Mindy Kaling wants to be more personal. In the introduction to her latest book, Why Not Me?, the writer and actor explains that "If my childhood, teens and twenties were about wanting people to like me, now I want people to know me."
On Saturday night, in conversation with author Michael Lewis at City Arts & Lectures in San Francisco, that openness was on full display to a sold-out house. Kaling spoke of her desire to have kids, ribbed Lewis on his defense of Woody Allen and even fielded a question about writers' inside jokes from surprise guest B.J. Novak. Along the way, Kaling dispensed smart, self-aware anecdotes and advice. Here's a quick sample.
On advice for aspiring actors:
"Here's the thing -- this is for young women, and it seems like there's a lot of young women here -- you can't expect encouragement. You might be lucky, and have nice parents – I was born very lucky, and I had that – but you can't expect it at all. The encouragement you have to find is within you, in that little fire that everyone's always trying to put out. And you're like, 'Ah, no, it's still there. I still wanna do it, and I'm gonna do it.' So getting used to people encouraging you? You can't get hooked on that, because it will not come until much, much later, after you've proved it yourself. That seems like a bummer thing to say, but it's true. I mean, when you're a chubby Indian kid with a haircut that's like a boy's, sitting in the classroom, and you say you want to be a leading lady in your own plays, any reasonable person would be like, 'Eehhh... I'd revise your ambitions.'"
On the impetus to write, and the obligation to be funny:
"When I'm writing, I think I'm more motivated by injustice than I am about being funny. So I have a story that later maybe is funny, but is about a time when I felt I was treated unfairly. That's very easy to write down, because as you know, it's very easy to go on a rant about a time when you felt mistreated. And then later, you have to look at it and go, 'OK, will anyone care about this? Is this actually something that's relatable?' Then it's like decorating a Christmas tree -- you put some jokes and observations on it, after you feel like it has a spine. That's how I write when I feel passionately about something."
On being recognized for her talent instead of her demographic:
“Because I'm Indian, and because I am a woman, I become part of a very small group – at this point, I think there's about three of us who have big shows, which is in itself something that needs to change. But the issue, and the reason I say things like that, is that I believe I can compete with white men. Nothing makes me happier than feeling recognition from people who are my demographic; I cherish that, and I think it's to be welcomed. It feels very gratifying to me. And yet I don't want to self-categorize my work into a group that's smaller than I can compete with.”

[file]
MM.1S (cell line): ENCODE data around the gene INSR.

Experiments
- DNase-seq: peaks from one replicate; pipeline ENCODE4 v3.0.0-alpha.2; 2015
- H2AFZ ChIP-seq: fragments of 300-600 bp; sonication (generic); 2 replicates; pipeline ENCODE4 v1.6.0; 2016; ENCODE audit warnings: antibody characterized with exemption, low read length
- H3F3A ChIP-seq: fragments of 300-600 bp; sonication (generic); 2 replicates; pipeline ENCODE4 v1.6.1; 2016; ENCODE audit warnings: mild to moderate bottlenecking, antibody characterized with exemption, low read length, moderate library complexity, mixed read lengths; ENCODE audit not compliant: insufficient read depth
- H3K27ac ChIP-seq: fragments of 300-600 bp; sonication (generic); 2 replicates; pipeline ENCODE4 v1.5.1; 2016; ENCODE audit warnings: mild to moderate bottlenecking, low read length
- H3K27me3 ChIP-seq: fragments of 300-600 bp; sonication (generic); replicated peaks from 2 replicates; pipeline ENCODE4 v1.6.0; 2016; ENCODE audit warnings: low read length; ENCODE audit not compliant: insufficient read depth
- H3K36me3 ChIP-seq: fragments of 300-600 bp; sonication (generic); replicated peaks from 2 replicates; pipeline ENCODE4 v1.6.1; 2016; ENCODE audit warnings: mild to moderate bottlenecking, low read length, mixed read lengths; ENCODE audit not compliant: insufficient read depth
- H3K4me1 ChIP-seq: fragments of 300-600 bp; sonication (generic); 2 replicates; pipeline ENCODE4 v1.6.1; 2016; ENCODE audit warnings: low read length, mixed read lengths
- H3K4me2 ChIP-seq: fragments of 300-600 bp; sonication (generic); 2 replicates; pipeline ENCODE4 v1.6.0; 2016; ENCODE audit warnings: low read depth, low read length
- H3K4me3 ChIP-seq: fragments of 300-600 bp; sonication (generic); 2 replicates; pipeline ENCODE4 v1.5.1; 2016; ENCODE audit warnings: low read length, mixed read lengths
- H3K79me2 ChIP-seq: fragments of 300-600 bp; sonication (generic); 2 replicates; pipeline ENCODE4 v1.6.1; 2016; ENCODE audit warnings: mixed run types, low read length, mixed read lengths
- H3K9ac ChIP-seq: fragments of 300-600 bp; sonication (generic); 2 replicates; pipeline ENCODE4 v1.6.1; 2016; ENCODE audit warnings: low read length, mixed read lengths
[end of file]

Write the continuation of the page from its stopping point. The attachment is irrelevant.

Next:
On advice for those entering college and the adult world:
"I've never given this advice before, but I think it could be useful. When I was in high school, I did not date a lot -- surprise, surprise -- and later, it helped me get into a good school... but I think that it would have been good for me to care more about that, or explore it more, or try to get my heart broken in high school. Because what it did later is in my 20s, and even in some of my 30s, I became so boy-crazy. I'm too susceptible to handsomeness. I'm too responsive to what a good-looking guy wants to say to me. I think if I had just a little more more experience when I was younger, I wouldn't care so much about what Ashton Kutcher wants to say to me at a party. Most of my advice is always just to study and study and work hard, but honestly, you should have growing pains."
On the question 'You describe yourself as a competitive, bookish nerd, yet you love fashion, gossip, small talk and romantic movies. How do you reconcile these two seemingly contradictory sides of yourself?'
"You know, I have always thought that was so unfair, and uncool. I think of myself as a smart person, I love to read, I keep up on global events and have political views. But because I am sometimes traditionally girly, or I like traditional girly things, that's seen as anti-intellectual. I look at the way the show is perceived, or the way the book is perceived -- that it's easy to do, or it's like picking up an issue of US Weekly. But it's not."